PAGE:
[Slackbuilds-users] Package versions

Shane Kelly skk at shanek54.co.uk
Fri Jan 20 07:26:07 UTC 2017

>On 20/01/17 07:01, Ryan P.C. McQuen wrote:
>> On 1/19/17, Full Name <nuncestbibendum at excite.com> wrote:
>>> As a long time user of Slackware, I am immensely grateful to the
>>> people who have volunteered (and continue to do so) their time and
>>> effort to maintain and update third-party code, so that the rest of
>>> us Slackware users can painlessly and easily build the necessary
>>> software by using the resources in Slackbuilds (and sbopkpg.) Once
>>> again, kudos and appreciation to you.
>>> Having said that, all too often maintainers do not update the
>>> software all that promptly. It is not uncommon to have Slackbuilds
>>> packages that are several releases behind what one can get from
>>> distributions like (shudder) Fedora or (shudder!) Ubuntu. This can
>>> be a critical issue - I have been in the position of the gentleman
>>> who enquired about docker, and I eventually had to install an
>>> Ubuntu VM in my Slackware box, for the docker version in Slackware
>>> is just too old for what I needed to do. Unfortunately, pinging
>>> maintainers does not always work. In fact, having tried that myself
>>> in connection to other packages, I never got any replies, and the
>>> relevant packages remain behind the current versions.
>>> I understand that maintainers cannot (indeed, should not) be forced
>>> to do anything in particular. Heck, they do what they do in their
>>> spare time, with no remuneration, out of the goodness of their
>>> heart, and a sense of community. For which we are all, I am sure,
>>> very thankful. I also understand that they may happy legitimate
>>> reasons not to update their packages. However, I wonder if
>>> maintainers could be a bit more proactive and responsible about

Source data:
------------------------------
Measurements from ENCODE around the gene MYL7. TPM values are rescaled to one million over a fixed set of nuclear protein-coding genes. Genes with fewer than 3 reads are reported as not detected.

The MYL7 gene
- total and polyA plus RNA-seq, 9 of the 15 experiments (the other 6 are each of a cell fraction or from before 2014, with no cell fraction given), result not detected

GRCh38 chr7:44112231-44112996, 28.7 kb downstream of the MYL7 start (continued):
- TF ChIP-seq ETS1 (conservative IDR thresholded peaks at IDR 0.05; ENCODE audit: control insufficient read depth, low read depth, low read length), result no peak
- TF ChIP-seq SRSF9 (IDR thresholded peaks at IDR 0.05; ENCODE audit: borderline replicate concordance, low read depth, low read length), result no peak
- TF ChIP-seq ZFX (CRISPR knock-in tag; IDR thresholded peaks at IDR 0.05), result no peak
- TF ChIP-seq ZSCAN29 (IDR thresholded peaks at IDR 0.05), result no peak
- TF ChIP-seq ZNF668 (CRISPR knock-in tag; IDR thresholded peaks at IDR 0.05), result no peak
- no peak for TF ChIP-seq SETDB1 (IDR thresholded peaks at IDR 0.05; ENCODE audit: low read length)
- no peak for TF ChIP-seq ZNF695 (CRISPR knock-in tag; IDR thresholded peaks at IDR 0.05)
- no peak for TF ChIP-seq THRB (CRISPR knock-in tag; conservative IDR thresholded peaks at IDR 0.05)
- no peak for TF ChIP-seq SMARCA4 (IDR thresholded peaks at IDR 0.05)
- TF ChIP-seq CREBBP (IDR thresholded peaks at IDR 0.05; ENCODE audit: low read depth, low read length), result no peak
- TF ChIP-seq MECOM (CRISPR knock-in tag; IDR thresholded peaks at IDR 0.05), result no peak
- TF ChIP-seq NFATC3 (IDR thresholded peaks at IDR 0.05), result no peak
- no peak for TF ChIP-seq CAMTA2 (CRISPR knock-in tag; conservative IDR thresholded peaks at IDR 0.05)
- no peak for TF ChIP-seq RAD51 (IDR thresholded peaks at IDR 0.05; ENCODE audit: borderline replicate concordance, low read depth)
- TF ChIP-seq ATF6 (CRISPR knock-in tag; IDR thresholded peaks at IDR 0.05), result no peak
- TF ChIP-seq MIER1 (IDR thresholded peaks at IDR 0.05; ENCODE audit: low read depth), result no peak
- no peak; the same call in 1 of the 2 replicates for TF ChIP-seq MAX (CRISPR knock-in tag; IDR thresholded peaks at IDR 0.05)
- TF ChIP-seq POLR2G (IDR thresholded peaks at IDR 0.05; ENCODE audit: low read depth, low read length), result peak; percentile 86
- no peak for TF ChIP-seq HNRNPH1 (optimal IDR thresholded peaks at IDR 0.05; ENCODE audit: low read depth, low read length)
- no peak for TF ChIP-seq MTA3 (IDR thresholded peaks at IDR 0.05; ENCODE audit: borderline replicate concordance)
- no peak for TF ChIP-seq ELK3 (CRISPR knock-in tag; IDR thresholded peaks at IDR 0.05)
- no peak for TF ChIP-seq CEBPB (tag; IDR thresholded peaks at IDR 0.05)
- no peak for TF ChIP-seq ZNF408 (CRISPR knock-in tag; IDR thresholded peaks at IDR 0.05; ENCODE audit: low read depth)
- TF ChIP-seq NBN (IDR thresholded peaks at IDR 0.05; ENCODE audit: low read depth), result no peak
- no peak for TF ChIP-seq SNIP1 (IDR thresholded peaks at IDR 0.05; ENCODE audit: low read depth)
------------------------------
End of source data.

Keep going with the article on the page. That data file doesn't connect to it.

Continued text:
>>> their packages? If you assume the responsibility of maintaining
>>> Slackware packages, do assume the responsibility; do a good job of
>>> it. If that is too big a burden on your time, just relinquish such
>>> responsibility, as we see some do, every so often. But, please, do
>>> not stay as the official maintainer while at the same time you
>>> silently ignore the requests that you get from people. If nothing
>>> else, that taints Slackware's reputation.
>>> One of the ripostes that I am bound to get here is, Why don't you
>>> become a maintainer yourself? Well, that is not the point. I, for
>>> one, do not have the time, knowledge, and drive to become a
>>> maintainer. Not everybody does have what it takes. I just think
>>> that Slackware is the best Linux distribution for me, and I want to
>>> be able to use the best software that I can under Slackware. I can
>>> occasionally install, by hand, newer versions of software packages
>>> than those in Slackbuilds - but that defeats the purpose of
>>> Slackbuilds. Also, sometimes I just do not have the expertise - the
>>> docker case is one example.
>>> I expect that some will dismiss all this retorting "If Slackware is
>>> too difficult for you then use Ubuntu (or whatever) instead." Well,
>>> they may be right; I might have to end up doing so. However, before